It’s ok, she can teach from home. She hasn’t taught from home before. She has a lot to get ready. I have had one dose of Moderna’s COVID-19 vaccine 18 days ago, so I am hopeful that I don’t have to miss any work.
My store might be getting more vaccine in this week. I want to be a part of helping to solve this pandemic. This is important work that we are doing right now. The company doesn’t want to take any chances. Ten days at home for me too.
We are settling in for the long haul. Mrs. RPh is concerned about our WiFi signal not being strong enough to support everyone working at once. I send my tech-savvy neighbor a picture of our router and he says it is “pre-dawn of man ancient.”
I assume he means it is old. He recommends a new one for me to try. But, I am in quarantine and I can’t go buy one or wait for a delivery. I login at the local electronics store and they offer to bring it to me curbside.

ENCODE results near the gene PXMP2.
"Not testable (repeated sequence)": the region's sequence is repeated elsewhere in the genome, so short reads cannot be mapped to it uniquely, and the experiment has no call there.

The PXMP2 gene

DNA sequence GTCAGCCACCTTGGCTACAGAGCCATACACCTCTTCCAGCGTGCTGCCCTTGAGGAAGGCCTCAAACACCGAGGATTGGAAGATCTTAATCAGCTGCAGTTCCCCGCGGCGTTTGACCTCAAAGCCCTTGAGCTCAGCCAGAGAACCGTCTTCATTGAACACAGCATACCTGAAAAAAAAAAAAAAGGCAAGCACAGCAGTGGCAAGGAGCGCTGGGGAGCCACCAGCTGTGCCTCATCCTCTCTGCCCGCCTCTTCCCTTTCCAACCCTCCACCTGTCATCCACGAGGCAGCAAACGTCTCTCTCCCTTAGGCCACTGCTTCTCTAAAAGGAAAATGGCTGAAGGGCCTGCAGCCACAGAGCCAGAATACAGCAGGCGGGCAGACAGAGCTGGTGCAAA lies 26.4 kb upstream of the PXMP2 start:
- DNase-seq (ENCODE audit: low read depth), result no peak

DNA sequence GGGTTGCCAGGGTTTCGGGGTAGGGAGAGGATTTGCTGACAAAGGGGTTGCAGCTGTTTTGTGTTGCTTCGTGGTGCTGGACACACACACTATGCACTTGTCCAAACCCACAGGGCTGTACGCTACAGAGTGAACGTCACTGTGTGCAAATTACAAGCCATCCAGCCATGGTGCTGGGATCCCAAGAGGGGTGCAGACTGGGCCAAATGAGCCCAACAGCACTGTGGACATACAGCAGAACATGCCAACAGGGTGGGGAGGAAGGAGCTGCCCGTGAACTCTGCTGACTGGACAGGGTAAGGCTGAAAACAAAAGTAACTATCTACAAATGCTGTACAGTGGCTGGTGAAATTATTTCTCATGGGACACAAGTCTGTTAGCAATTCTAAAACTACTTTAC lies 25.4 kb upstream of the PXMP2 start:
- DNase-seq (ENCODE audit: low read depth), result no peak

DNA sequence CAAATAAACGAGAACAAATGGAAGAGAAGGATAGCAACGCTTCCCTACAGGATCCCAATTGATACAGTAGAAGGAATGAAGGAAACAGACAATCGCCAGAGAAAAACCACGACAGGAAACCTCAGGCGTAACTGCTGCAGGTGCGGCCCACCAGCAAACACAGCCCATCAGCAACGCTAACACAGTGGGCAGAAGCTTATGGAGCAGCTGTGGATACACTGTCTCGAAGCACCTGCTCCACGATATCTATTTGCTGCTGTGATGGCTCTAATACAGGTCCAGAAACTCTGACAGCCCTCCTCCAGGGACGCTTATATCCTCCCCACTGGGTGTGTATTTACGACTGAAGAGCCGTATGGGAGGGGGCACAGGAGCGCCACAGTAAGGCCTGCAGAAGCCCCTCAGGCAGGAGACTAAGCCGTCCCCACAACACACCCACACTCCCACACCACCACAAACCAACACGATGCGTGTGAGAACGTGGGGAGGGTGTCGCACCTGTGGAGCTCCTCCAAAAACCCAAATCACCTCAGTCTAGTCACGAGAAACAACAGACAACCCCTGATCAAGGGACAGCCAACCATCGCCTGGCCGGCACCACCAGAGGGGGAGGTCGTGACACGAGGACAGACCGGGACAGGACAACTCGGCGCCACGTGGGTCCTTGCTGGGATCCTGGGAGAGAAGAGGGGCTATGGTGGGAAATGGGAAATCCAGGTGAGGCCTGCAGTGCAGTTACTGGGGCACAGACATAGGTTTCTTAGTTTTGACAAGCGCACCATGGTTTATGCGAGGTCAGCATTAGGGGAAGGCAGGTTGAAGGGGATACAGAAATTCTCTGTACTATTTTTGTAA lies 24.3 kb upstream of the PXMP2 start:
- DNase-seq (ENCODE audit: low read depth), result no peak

We also need some groceries so we order those for curbside pickup as well. In less than an hour, I have a new router and a pantry full of groceries, all of which were put into my trunk for me and I never had to get out of the car. This curbside thing is awesome, and I bet it doesn’t go away when the pandemic is over.
Meanwhile, The Inmate is adjusting well to his time in isolation. We let him put a television in his room for the week. He stole my HDMI stick that was on my television. It is amazing all the shows he can watch with that thing. Who knew?
I have been volunteered to be his waiter, delivering 3 meals per day, refilling water, bringing dessert, transporting items he needs, and cleaning behind him. This is going to keep me busy.